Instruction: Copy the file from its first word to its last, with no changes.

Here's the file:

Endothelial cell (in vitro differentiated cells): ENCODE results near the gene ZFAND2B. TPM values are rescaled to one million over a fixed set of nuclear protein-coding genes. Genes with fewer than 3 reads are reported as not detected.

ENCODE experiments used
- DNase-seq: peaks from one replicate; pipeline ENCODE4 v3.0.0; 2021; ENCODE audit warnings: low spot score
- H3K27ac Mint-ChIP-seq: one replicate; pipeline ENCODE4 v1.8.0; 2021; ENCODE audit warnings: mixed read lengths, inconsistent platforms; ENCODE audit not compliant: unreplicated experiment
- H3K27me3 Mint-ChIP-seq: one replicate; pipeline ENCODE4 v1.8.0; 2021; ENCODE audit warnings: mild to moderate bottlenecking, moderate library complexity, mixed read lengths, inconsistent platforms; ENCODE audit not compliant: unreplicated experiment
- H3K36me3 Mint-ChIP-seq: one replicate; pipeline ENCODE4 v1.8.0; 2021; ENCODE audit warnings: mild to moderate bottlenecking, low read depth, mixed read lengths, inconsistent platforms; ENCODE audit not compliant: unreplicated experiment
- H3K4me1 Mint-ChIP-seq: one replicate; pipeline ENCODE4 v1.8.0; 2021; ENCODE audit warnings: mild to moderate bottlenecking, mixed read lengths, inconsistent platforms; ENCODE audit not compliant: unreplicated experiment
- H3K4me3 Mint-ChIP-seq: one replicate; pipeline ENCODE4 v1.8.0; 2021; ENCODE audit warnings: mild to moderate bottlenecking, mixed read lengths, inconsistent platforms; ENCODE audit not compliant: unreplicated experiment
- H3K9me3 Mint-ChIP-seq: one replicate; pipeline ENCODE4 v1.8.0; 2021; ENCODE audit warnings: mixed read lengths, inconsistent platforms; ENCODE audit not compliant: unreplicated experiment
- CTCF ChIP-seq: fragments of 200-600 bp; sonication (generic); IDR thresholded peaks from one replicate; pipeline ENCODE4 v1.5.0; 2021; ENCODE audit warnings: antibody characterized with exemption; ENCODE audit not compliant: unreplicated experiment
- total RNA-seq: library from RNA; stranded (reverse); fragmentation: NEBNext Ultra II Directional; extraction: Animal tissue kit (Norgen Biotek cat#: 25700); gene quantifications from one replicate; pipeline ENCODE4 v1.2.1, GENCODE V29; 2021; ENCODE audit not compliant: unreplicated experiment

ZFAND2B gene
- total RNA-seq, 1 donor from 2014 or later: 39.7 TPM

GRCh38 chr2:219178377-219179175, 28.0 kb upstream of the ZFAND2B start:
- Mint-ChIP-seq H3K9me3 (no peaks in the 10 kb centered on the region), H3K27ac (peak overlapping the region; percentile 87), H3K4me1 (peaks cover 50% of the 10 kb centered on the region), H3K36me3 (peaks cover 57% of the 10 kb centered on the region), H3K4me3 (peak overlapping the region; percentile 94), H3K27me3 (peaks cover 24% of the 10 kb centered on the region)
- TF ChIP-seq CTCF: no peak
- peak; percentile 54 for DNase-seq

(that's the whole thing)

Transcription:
Endothelial cell (in vitro differentiated cells): ENCODE results near the gene ZFAND2B. TPM values are rescaled to one million over a fixed set of nuclear protein-coding genes. Genes with fewer than 3 reads are reported as not detected.

ENCODE experiments used
- DNase-seq: peaks from one replicate; pipeline ENCODE4 v3.0.0; 2021; ENCODE audit warnings: low spot score
- H3K27ac Mint-ChIP-seq: one replicate; pipeline ENCODE4 v1.8.0; 2021; ENCODE audit warnings: mixed read lengths, inconsistent platforms; ENCODE audit not compliant: unreplicated experiment
- H3K27me3 Mint-ChIP-seq: one replicate; pipeline ENCODE4 v1.8.0; 2021; ENCODE audit warnings: mild to moderate bottlenecking, moderate library complexity, mixed read lengths, inconsistent platforms; ENCODE audit not compliant: unreplicated experiment
- H3K36me3 Mint-ChIP-seq: one replicate; pipeline ENCODE4 v1.8.0; 2021; ENCODE audit warnings: mild to moderate bottlenecking, low read depth, mixed read lengths, inconsistent platforms; ENCODE audit not compliant: unreplicated experiment
- H3K4me1 Mint-ChIP-seq: one replicate; pipeline ENCODE4 v1.8.0; 2021; ENCODE audit warnings: mild to moderate bottlenecking, mixed read lengths, inconsistent platforms; ENCODE audit not compliant: unreplicated experiment
- H3K4me3 Mint-ChIP-seq: one replicate; pipeline ENCODE4 v1.8.0; 2021; ENCODE audit warnings: mild to moderate bottlenecking, mixed read lengths, inconsistent platforms; ENCODE audit not compliant: unreplicated experiment
- H3K9me3 Mint-ChIP-seq: one replicate; pipeline ENCODE4 v1.8.0; 2021; ENCODE audit warnings: mixed read lengths, inconsistent platforms; ENCODE audit not compliant: unreplicated experiment
- CTCF ChIP-seq: fragments of 200-600 bp; sonication (generic); IDR thresholded peaks from one replicate; pipeline ENCODE4 v1.5.0; 2021; ENCODE audit warnings: antibody characterized with exemption; ENCODE audit not compliant: unreplicated experiment
- total RNA-seq: library from RNA; stranded (reverse); fragmentation: NEBNext Ultra II Directional; extraction: Animal tissue kit (Norgen Biotek cat#: 25700); gene quantifications from one replicate; pipeline ENCODE4 v1.2.1, GENCODE V29; 2021; ENCODE audit not compliant: unreplicated experiment

ZFAND2B gene
- total RNA-seq, 1 donor from 2014 or later: 39.7 TPM

GRCh38 chr2:219178377-219179175, 28.0 kb upstream of the ZFAND2B start:
- Mint-ChIP-seq H3K9me3 (no peaks in the 10 kb centered on the region), H3K27ac (peak overlapping the region; percentile 87), H3K4me1 (peaks cover 50% of the 10 kb centered on the region), H3K36me3 (peaks cover 57% of the 10 kb centered on the region), H3K4me3 (peak overlapping the region; percentile 94), H3K27me3 (peaks cover 24% of the 10 kb centered on the region)
- TF ChIP-seq CTCF: no peak
- peak; percentile 54 for DNase-seq